Bruce Yonemoto was raised in Santa Clara Valley (now Silicon Valley) as the son of Japanese Americans interned during WWII by the American government. His work is informed by his family’s history of racial discrimination and forced incarceration. His work as a video and digital installation artist, educator, writer, and curator (many of the works done in collaboration with his brother, Norman) began in the mid-1970s. The body of single-channel video artwork was created from 1976 to the late 1980s examined the effects of the mass media on our perceptions of personal identity (psychoanalytical, sexual, ethnic, and political), romantic love, melodramas and soap operas to TV commercials and media critique (the ultimate products of Hollywood’s search for audience identification and manipulation), desired to manipulate audiences while making them aware of that manipulation. Since 1989, his solo work has been exploring experimental cinema and video art within the context of installation, photography, and sculpture. An important part of Yonemoto’s development as an artist came from doing post-graduate work in Tokyo in the early 70s, which helped form his sense of identity and purpose.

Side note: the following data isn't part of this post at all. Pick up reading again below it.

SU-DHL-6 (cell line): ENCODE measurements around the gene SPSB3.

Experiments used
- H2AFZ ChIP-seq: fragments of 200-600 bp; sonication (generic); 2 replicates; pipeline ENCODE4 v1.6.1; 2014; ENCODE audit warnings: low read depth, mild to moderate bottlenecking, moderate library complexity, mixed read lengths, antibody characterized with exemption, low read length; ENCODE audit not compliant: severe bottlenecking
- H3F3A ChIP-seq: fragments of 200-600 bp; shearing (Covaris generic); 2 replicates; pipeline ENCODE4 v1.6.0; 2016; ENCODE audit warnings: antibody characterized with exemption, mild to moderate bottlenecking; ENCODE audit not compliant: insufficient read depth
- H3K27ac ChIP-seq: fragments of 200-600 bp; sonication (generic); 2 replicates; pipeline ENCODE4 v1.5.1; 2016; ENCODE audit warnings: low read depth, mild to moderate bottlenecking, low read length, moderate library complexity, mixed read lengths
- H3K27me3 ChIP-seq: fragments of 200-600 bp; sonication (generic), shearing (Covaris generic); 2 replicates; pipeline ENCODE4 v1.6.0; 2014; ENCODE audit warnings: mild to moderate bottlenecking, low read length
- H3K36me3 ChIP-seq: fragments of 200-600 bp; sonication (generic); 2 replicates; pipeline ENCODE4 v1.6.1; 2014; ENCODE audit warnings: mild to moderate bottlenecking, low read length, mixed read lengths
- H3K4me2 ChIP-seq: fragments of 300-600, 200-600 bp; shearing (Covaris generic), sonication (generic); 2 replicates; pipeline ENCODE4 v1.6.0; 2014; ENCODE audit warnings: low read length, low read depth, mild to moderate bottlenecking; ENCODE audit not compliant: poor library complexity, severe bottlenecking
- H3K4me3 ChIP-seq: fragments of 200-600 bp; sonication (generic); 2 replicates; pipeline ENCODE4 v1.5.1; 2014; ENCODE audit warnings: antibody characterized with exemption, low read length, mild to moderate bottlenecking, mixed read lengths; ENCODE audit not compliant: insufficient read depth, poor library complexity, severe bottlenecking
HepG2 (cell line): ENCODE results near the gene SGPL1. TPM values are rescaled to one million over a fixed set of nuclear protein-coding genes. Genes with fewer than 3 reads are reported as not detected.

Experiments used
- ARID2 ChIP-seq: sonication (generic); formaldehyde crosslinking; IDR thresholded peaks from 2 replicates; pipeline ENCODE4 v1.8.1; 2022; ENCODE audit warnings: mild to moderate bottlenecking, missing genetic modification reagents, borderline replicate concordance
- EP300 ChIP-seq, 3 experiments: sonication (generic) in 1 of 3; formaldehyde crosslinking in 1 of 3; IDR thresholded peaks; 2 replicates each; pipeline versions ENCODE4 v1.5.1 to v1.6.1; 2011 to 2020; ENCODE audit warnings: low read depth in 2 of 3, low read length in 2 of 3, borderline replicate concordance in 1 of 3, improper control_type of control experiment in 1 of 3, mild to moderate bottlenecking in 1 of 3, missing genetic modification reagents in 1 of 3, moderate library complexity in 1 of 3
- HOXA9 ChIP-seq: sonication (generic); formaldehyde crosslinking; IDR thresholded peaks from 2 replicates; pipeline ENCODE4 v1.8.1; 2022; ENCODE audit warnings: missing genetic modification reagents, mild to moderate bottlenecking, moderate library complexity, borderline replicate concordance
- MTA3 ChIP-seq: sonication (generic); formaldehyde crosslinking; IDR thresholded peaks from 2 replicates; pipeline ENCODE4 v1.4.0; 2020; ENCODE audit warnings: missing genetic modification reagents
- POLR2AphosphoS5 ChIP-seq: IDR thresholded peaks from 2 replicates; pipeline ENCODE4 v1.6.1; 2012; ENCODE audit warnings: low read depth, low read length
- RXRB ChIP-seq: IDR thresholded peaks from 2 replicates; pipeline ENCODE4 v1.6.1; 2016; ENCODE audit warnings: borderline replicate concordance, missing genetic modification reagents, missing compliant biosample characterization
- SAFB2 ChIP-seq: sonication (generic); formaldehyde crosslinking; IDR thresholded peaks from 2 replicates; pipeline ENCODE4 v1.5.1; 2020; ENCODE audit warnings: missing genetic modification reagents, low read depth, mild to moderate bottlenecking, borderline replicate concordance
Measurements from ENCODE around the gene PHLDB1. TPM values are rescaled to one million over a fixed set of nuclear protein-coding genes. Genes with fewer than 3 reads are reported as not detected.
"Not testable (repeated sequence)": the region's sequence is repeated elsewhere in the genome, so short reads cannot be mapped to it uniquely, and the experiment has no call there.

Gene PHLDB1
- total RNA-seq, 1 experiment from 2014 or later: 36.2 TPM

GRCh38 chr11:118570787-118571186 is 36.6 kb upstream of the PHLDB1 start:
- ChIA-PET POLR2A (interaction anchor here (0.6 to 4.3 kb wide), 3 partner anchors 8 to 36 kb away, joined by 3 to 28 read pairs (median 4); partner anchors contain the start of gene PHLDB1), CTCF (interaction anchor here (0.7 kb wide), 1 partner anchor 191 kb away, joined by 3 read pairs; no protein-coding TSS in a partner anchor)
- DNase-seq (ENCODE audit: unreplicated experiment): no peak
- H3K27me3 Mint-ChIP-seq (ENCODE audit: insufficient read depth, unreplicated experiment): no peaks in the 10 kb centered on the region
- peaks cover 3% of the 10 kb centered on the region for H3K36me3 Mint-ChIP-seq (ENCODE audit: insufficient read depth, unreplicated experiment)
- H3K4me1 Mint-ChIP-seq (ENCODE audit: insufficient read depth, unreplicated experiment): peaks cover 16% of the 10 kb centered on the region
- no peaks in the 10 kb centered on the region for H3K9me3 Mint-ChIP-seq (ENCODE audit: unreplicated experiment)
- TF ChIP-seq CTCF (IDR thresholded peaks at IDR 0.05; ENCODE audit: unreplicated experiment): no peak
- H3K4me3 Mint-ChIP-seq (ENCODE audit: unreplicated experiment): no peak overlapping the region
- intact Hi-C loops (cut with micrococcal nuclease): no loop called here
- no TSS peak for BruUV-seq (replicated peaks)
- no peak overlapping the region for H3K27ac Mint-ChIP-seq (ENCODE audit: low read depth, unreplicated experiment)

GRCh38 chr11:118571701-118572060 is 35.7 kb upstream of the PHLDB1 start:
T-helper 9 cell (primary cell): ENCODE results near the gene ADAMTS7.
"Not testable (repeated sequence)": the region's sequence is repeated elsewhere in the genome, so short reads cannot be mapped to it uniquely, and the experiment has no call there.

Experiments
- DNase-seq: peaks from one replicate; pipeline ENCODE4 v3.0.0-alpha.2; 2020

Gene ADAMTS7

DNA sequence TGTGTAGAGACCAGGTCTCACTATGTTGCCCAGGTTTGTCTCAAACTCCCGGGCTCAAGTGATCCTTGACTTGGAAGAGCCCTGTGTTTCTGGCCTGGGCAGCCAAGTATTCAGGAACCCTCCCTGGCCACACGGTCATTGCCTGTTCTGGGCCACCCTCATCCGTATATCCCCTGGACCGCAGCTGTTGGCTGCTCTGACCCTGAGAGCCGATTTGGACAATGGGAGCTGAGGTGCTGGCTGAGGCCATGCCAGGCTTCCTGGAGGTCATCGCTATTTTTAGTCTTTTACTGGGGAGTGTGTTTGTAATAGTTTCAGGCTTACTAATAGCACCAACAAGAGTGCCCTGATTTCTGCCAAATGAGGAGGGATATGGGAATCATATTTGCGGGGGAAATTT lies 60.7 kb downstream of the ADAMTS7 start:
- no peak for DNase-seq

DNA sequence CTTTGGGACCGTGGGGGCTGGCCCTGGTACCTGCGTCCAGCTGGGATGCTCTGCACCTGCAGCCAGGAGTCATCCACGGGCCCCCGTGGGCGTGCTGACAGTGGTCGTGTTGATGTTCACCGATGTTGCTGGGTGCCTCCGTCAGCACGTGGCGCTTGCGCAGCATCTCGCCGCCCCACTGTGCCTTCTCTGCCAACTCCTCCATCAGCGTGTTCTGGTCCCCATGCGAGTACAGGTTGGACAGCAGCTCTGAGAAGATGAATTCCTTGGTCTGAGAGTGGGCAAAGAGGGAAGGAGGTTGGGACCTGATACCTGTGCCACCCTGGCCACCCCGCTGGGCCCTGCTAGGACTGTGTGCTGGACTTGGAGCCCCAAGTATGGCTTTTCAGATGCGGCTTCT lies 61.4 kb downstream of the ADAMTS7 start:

For the last 5 years, his work was presented in over 30 separate venues including major retrospectives at Anthology Film Forum in New York, the Tate Modern in London, and the Hamburg Kunstverein, Germany, and solo presentations internationally, Manila, Mexico City, and Taipei. His archives are being acquired by the Getty Museum in Los Angeles. He has had solo exhibitions at Alexander Gray Gallery, New York, Blum & Poe, Los Angeles, Tomio Koyama, Tokyo, Galerie Quynh, Ho Chi Minh City, and his work was featured in Los Angeles 1955-85 at the Pompidou Center, Paris, and the Generali Foundation, Vienna, the 2008 Gwangju Biennial. Pacific Standard Time, Getty Research Center, and most recently an expansive survey show in Kanazawa, Japan. He was also the 2022 recipient of the prestigious Guggenheim Fellowship. Bruce